Bookstores for Self Published Authors

Bookstores for Self-Published Authors

Bookstores. We love to browse them. We love the services they provide. But do they serve the needs of a Self-Published Author?

Are bookstores worth it for self-published authors?

Are Bookstores Worth It for Self-Published Authors?

I love Indie Bookstores, I do! I’m a Shop Small Girl, I promise! I buy books from bookstores ALL THE TIME! I wanted to say that first and foremost because today’s article might otherwise be viewed as controversial.

I’ve seen a number of articles and even a campaign sponsored by Bookshop (the leading online ordering service for Indie Bookstores) out this week encouraging readers to NOT shop Amazon for Prime Day and instead get your books from your local bookstore. In theory, I support and understand this. We NEED indie bookstores to survive and have been fighting this fight for them for years. Remember the Meg Ryan/ Tom Hanks movie- You’ve Got Mail?

BUT, as a Self-Published Author, there’s a reason I prioritize Amazon for my own books. Unfortunately, I’ve found bookstores just might not be worth it for self-published authors.

When The Girl in the Triangle launched last year, I was all about getting it into bookstores. One, there was the romantic idea of seeing it on shelves. And two, I thought it would really be to my benefit. Exposure, free marketing right? Most of you even know I’ve done plenty of bookstore signings. However, although I met some awesome bookstore owners and people, the shine quickly wore off.

The unfortunate reality is bookstores DO NOT benefit the Self-Published Author. Some will not even consider self-published books, others make you pay to rent your shelf space and then there’s the royalty/return issue.

I did an event a few months ago and was excited they got a bunch of my books in for it. Well, in the few hours I was there- I made less than I would in one hour at a festival. (35% per sale vs 100% – printing cost per sale).

Then I learned the hard way what happens when the bookstore decides they’re not going to move the stock. They gave my books less than eight weeks before returning. Although they bought them at a 55% discount from my supplier- I had to eat the entire full price cost of the return! And I didn’t even get the books back- they were destroyed at the warehouse!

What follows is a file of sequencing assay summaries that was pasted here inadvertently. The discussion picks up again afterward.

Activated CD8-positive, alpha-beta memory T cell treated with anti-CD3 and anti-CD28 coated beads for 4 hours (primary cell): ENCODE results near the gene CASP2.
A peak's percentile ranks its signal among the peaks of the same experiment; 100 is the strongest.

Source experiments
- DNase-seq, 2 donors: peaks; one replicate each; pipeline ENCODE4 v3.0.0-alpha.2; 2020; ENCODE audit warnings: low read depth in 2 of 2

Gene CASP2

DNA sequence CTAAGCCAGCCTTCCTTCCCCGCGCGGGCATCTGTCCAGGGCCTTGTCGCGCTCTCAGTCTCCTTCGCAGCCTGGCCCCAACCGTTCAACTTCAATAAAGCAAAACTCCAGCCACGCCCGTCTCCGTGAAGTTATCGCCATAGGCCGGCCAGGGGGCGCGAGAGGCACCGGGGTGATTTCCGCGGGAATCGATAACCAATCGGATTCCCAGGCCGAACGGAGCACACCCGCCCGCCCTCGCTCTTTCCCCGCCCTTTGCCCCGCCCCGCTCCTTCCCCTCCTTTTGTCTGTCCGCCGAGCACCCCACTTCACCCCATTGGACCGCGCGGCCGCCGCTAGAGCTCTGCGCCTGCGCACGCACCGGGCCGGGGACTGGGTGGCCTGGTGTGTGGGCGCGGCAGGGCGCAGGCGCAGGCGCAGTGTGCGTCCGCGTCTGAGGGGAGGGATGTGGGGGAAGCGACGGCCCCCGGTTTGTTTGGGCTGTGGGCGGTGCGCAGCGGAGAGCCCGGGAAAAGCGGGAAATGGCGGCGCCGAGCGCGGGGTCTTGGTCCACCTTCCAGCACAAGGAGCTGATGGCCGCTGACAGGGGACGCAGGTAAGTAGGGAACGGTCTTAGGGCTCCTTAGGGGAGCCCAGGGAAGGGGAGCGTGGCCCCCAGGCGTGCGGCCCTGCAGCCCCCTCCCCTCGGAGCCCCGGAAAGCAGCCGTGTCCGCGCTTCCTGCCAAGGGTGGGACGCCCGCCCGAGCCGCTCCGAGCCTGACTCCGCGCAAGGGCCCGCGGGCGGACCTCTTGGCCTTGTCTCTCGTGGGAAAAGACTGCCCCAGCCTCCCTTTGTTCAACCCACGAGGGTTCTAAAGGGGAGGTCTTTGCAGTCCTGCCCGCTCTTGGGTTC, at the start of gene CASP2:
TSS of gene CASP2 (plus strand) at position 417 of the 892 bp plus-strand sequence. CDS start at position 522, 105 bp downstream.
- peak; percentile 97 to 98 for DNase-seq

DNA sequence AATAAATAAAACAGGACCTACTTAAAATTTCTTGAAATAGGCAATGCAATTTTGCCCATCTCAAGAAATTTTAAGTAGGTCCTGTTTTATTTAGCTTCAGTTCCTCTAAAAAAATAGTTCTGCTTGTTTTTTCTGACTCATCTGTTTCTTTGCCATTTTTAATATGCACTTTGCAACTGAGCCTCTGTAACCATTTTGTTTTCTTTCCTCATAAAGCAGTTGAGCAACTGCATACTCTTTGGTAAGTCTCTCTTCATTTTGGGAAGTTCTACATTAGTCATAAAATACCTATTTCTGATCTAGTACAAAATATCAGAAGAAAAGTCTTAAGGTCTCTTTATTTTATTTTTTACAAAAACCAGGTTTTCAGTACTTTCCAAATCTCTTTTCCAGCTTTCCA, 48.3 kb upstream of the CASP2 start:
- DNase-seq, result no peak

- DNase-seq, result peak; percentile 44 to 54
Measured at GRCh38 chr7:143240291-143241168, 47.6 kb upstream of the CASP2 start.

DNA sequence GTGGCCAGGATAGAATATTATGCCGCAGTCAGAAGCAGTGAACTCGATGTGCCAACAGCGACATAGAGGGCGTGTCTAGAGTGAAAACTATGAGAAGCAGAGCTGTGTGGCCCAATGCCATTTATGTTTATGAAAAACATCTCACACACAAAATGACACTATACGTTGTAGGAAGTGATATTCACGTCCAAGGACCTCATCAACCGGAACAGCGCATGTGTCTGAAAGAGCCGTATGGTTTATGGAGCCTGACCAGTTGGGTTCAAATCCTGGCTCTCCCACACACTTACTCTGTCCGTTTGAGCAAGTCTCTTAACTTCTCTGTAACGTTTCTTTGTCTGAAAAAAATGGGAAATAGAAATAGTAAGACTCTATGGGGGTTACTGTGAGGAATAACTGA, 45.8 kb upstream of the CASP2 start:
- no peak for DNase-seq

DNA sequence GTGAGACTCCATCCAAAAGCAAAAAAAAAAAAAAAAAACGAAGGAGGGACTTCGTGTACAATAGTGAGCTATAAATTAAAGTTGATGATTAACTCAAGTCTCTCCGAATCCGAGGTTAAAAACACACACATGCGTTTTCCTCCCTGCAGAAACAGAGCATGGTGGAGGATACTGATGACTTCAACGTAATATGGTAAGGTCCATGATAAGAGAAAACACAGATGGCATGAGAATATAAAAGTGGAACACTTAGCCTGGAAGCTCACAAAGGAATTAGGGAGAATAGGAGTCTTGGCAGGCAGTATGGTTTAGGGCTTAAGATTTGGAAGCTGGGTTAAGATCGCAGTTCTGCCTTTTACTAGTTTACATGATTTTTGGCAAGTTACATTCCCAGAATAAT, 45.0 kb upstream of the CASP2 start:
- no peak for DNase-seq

I honestly can’t even blame the bookstore for this. I get it. They are a small space and need to stock what moves the fastest. But when traditional publishers can pay for highlighted tables and window space- my book on a back shelf didn’t stand a chance.

In contrast, the Amazon beast is set up for self-publishing success. I get a 70% royalty off a sale there. The item is only printed when ordered- so no worries about unmoved stock. And Amazon eats the cost of any returns.

The world of publishing is changing. I honestly don’t know what it will look like in the future. I already know I need to prioritize getting my books into audio book form for the upcoming year. And even on Amazon the bulk of my sales comes from e-books.

Will I find in the future that paperback format isn’t worth carrying at all? I hope not! I’d hate to never again hold a book in my hands and have that magic of turning a page. For now, I’ll stick to Print on Demand.And hopefully, one day, there will be a better system for partnering with the bookstores I love.

In the meantime, I’ll say- you can still support both me AND your favorite bookstore by ordering my books off their websites and getting them sent to your house! You just won’t see me pushing for them to stock my books in store again. 🙁